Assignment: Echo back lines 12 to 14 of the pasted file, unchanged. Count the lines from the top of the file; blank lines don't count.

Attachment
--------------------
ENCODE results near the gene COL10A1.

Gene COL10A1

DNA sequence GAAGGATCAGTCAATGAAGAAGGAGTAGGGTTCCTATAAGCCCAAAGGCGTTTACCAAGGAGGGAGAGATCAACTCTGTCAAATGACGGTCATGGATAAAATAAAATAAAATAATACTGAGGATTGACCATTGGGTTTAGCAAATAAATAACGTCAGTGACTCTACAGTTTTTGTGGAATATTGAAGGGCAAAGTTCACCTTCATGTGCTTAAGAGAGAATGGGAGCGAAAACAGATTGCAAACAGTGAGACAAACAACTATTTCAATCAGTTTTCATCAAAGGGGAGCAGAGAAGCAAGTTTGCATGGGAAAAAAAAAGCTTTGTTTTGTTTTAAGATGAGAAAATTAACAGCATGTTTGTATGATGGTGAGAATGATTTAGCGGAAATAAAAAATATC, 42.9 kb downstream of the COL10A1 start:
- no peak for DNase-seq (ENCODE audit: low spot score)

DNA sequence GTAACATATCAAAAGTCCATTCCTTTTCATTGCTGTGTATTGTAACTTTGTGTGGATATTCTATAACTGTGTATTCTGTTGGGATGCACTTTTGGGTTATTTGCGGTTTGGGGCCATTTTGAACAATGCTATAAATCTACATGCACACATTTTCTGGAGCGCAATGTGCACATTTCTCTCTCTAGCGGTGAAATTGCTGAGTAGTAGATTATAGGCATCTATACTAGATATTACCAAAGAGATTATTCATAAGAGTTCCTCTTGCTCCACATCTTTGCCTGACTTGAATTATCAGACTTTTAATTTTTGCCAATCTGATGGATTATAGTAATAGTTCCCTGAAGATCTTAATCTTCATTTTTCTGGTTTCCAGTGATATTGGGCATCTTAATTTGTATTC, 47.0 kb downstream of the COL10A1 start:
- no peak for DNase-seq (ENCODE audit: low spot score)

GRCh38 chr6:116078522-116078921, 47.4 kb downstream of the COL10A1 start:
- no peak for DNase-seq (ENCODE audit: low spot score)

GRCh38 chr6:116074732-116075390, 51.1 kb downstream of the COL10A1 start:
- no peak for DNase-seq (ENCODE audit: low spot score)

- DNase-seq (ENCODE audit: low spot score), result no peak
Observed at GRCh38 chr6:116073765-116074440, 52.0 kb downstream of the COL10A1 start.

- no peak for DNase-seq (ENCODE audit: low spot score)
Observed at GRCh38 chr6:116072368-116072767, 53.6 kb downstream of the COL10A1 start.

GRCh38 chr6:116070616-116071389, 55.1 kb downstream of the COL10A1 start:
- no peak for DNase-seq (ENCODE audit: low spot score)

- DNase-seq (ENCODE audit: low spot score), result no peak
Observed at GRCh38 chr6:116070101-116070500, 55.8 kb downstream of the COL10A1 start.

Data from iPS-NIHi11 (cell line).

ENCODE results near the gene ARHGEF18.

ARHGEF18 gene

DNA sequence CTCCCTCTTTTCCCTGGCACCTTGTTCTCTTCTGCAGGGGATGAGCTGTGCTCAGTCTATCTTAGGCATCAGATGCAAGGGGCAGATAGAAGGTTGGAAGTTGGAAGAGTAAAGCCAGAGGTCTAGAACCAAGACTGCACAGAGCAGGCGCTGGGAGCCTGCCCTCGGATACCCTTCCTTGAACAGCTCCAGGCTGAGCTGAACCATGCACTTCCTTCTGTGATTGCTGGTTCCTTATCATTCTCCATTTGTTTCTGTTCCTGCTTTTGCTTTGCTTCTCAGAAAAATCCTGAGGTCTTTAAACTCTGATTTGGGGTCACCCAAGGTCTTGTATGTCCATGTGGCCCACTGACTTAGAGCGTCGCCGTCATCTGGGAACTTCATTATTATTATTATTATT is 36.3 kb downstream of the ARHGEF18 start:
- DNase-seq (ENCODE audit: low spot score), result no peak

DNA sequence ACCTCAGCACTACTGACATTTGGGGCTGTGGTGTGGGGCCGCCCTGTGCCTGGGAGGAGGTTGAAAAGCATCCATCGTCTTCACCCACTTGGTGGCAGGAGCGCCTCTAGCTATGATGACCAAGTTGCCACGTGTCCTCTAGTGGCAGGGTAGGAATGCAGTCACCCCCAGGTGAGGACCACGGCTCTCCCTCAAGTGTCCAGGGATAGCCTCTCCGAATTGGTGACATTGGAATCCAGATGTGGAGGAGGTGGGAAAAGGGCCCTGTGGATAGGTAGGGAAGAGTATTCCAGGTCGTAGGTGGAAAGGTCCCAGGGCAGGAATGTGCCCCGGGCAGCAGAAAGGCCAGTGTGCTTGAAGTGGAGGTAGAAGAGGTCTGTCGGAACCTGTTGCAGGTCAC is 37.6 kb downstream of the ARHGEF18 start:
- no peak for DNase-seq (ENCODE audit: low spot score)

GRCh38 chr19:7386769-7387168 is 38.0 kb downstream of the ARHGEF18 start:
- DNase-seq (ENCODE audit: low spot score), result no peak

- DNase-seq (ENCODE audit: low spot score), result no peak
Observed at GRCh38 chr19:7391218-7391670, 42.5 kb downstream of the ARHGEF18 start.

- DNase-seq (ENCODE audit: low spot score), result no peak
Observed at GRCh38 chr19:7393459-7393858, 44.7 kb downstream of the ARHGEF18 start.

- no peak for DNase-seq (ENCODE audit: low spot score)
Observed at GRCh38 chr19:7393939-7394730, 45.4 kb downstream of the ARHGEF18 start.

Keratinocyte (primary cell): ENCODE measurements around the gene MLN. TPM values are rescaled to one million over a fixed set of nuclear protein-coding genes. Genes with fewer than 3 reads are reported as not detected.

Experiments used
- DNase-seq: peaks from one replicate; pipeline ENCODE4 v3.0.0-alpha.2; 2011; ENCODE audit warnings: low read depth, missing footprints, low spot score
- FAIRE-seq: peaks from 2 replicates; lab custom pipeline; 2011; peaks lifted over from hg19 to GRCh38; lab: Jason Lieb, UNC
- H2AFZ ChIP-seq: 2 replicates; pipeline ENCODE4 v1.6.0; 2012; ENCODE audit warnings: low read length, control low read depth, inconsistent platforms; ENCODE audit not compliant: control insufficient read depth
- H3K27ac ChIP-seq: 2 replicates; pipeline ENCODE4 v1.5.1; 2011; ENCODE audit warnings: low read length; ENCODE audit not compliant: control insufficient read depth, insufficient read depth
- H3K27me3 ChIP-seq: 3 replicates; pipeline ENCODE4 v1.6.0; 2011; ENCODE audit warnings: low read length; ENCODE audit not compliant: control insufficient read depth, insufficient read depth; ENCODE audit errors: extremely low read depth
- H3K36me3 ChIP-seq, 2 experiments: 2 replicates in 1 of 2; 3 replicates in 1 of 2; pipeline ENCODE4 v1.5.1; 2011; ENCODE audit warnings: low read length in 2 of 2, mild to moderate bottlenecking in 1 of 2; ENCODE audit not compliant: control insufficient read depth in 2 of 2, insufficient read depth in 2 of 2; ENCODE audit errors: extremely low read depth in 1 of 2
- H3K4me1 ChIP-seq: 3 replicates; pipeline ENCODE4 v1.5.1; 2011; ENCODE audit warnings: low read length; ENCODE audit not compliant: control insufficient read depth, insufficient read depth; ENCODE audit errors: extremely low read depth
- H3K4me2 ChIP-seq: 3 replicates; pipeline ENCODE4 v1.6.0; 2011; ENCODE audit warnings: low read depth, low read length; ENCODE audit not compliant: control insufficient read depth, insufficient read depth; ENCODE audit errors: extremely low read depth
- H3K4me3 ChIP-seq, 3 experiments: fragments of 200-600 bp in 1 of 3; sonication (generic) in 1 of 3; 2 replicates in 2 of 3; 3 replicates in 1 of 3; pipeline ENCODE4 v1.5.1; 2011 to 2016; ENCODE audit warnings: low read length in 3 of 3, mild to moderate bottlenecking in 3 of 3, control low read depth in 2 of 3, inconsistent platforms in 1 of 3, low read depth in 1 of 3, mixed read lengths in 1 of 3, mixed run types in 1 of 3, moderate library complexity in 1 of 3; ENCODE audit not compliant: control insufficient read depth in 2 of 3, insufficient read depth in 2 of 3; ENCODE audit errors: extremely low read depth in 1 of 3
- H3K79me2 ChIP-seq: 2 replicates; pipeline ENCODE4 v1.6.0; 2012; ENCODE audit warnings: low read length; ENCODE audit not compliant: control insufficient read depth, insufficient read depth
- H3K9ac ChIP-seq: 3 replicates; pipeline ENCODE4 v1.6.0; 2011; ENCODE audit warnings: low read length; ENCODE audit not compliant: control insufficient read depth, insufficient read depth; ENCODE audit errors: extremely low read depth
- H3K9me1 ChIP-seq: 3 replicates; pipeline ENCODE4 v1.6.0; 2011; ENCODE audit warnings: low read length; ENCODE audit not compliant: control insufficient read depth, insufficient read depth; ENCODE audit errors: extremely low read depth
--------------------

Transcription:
Observed at GRCh38 chr6:116073765-116074440, 52.0 kb downstream of the COL10A1 start.

- no peak for DNase-seq (ENCODE audit: low spot score)
Observed at GRCh38 chr6:116072368-116072767, 53.6 kb downstream of the COL10A1 start.